This essay develops an anthropological genealogy of the créolité literary project. Examining works by Édouard Glissant, Patrick Chamoiseau, and Raphaël Confiant, the author studies how the créolistes read ethnography and the social sciences into a revitalized creole literary history, generating a vision of creole fiction as ethnographic fiction. More specifically, he demonstrates how the human sciences perform three interrelated tasks in the history the créolistes create of their own literary production: first, they serve as disciplinary frameworks for creole fiction; second, they index and reflect empiricist desires in literature, gesturing toward a fictional form that would connect with the Real in ways that earlier modes of Caribbean writing could not; and, finally, they become figural modes in fictional texts, informing the créolistes’ senses of narrative and characterology.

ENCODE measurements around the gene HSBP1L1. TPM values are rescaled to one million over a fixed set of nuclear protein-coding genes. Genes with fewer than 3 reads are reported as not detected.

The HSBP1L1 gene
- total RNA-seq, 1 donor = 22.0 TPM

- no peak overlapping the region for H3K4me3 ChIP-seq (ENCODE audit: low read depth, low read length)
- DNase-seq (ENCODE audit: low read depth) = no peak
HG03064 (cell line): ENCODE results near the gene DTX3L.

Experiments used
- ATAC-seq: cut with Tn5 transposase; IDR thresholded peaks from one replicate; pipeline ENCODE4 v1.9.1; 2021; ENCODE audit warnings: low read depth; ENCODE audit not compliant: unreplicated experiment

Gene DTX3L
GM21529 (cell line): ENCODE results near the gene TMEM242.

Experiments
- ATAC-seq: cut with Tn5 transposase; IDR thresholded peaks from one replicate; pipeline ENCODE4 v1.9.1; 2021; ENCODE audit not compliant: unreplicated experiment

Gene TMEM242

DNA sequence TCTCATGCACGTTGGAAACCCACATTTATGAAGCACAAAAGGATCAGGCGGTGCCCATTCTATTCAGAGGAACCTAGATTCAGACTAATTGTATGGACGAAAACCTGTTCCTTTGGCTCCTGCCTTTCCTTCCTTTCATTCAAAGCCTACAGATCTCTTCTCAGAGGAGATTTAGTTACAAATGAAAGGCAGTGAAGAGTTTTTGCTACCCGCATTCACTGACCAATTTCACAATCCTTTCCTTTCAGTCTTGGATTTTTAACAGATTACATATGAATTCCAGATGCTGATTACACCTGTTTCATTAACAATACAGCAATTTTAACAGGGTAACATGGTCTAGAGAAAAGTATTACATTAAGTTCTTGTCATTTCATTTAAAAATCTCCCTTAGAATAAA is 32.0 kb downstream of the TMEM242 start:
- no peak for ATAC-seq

You do not currently have access to this content.